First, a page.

"Since the change of leadership in the USA, we have seen a lot of policy changes creating an uncertain business environment. Making an acquisition in such an environment is a challenge we don't want to face at present," said the SVP of an India- based telecommunications firm.

View full image


Due diligence in the deal

When it came to due diligence on regulatory and compliance matters, 35 percent of respondents said gauging the target's exposure is the greatest challenge, and 28 percent cited understanding how responsibility for compliance issues is allocated within the company is the most difficult.

These responses highlight the ongoing need for acquirers to engage competent regulatory counsel in the target jurisdiction early in the process. In particular, a tech target may be subject to privacy, national security or import/export regulations that warrant in-depth review.

View full image

View full image


Culture is a perennial challenge

In addition to regulatory matters, our survey examined due diligence challenges across the deal process. In terms of cultural due diligence, evaluating the fit between the target and the acquirer's culture was the biggest issue, according to 39 percent of respondents

Overall, 74 percent say cultural differences made negotiations and due diligence more difficult, to some degree. "The market has evolved and information is easily available now compared to ten years ago, but at the same time complexities have also increased," says the SVP of an India- based telecommunications firm. "Our due diligence was not sufficient. Cultural aspects were something we misjudged completely—there was far more difference than we anticipated."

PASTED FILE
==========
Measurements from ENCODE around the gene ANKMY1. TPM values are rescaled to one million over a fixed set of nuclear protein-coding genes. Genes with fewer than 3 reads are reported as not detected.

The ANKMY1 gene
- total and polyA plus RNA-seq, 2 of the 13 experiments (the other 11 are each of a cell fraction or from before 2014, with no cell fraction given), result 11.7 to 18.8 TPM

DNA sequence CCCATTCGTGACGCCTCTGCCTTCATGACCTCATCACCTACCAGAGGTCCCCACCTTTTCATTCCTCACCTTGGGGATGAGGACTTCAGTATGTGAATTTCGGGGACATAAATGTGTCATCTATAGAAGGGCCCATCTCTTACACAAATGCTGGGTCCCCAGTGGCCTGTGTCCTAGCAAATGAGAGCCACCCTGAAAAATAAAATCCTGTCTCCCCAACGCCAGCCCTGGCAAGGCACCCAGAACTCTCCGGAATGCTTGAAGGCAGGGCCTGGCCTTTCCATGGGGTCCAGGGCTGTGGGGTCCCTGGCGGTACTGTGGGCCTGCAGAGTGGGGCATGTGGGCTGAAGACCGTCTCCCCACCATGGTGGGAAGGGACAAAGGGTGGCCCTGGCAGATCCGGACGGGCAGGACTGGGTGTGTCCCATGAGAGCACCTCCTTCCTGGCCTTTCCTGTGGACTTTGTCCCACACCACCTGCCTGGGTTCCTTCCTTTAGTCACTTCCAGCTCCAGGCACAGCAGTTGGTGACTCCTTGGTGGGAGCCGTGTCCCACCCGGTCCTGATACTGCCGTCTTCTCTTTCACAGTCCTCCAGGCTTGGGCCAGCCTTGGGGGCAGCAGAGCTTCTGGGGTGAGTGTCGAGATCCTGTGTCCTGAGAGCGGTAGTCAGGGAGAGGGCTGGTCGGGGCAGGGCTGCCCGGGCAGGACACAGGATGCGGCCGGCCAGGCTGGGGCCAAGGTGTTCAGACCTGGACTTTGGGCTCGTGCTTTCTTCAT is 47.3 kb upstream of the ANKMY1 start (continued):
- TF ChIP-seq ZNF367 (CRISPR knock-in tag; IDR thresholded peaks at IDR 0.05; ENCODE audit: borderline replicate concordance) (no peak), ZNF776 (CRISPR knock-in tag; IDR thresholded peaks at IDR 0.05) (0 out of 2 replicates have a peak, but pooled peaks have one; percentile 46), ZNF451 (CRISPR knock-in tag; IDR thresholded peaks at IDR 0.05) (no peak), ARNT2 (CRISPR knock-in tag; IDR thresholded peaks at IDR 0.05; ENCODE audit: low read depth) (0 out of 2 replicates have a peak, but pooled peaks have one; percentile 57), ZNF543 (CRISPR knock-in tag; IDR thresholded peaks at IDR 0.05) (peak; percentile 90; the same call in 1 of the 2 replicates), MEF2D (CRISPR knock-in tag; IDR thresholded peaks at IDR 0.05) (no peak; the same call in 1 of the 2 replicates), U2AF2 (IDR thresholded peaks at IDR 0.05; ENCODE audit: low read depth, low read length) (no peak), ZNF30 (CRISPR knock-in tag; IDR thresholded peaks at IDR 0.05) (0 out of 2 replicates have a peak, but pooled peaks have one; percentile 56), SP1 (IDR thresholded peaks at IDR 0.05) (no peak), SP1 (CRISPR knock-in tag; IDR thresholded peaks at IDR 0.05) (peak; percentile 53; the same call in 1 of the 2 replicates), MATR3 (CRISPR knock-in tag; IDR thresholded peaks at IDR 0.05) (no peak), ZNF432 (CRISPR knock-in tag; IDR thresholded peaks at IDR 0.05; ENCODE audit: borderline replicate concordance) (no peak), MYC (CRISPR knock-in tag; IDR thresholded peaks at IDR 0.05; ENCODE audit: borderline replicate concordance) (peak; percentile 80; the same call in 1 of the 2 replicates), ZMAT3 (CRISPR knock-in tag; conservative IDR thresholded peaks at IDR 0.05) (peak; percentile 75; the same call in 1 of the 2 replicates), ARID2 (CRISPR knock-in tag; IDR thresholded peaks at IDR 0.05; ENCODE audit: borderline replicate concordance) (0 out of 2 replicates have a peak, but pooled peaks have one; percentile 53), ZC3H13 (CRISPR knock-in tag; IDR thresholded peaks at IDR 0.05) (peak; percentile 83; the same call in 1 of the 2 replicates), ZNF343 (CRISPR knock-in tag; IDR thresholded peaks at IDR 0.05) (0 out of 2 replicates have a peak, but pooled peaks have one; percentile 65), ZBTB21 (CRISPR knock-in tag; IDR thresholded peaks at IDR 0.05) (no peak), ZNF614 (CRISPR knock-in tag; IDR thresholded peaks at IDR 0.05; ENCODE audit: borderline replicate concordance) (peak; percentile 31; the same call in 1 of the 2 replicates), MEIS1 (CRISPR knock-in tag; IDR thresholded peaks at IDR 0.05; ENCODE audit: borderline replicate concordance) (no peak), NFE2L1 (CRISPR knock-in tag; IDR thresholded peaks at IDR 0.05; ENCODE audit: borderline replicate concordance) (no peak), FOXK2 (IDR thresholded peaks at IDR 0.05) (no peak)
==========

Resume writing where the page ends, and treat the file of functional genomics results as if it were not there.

View full image


Lack of info scuppers tech due diligence

Insufficient information about the target company's assets is seen as the biggest challenge in doing tech and IP due diligence.

Due to the importance of trade secrets and other proprietary or information to their businesses, technology targets may prefer to limit the amount of information disclosed to a bidder until a firm offer is on the table. A bidder will have similar but opposite concerns. In a cross-border deal, this dynamic can be exacerbated by unfamiliarity with the target's or acquirer's jurisdiction and differing practices regarding the depth and pace of due diligence.

View full image

View full image



This publication is provided for your convenience and does not constitute legal advice. This publication is protected by copyright.
© 2019 White & Case LLP